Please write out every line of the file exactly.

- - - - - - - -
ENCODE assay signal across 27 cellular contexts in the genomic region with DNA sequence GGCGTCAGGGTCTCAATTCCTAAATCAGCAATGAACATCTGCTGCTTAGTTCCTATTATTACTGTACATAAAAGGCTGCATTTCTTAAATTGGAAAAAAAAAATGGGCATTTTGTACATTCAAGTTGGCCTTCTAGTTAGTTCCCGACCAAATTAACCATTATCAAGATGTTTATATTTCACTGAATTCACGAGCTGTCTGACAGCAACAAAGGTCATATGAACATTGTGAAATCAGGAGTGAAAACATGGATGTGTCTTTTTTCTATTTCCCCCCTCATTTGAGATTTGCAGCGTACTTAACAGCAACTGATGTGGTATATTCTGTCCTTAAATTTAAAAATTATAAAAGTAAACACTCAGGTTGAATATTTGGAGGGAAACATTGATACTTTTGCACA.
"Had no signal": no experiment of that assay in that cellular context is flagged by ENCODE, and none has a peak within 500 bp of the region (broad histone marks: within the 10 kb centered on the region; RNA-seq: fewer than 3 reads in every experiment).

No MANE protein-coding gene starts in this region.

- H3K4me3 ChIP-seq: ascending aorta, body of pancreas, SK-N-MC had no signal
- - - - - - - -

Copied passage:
ENCODE assay signal across 27 cellular contexts in the genomic region with DNA sequence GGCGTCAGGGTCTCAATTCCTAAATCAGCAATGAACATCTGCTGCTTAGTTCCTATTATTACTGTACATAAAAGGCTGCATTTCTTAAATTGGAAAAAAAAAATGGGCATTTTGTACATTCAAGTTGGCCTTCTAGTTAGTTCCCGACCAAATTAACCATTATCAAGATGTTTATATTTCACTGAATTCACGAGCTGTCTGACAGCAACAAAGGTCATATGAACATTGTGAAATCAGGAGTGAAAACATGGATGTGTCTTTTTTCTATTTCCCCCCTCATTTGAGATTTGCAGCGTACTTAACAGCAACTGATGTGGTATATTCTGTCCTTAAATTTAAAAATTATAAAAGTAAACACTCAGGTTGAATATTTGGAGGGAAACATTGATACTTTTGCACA.
"Had no signal": no experiment of that assay in that cellular context is flagged by ENCODE, and none has a peak within 500 bp of the region (broad histone marks: within the 10 kb centered on the region; RNA-seq: fewer than 3 reads in every experiment).

No MANE protein-coding gene starts in this region.

- H3K4me3 ChIP-seq: ascending aorta, body of pancreas, SK-N-MC had no signal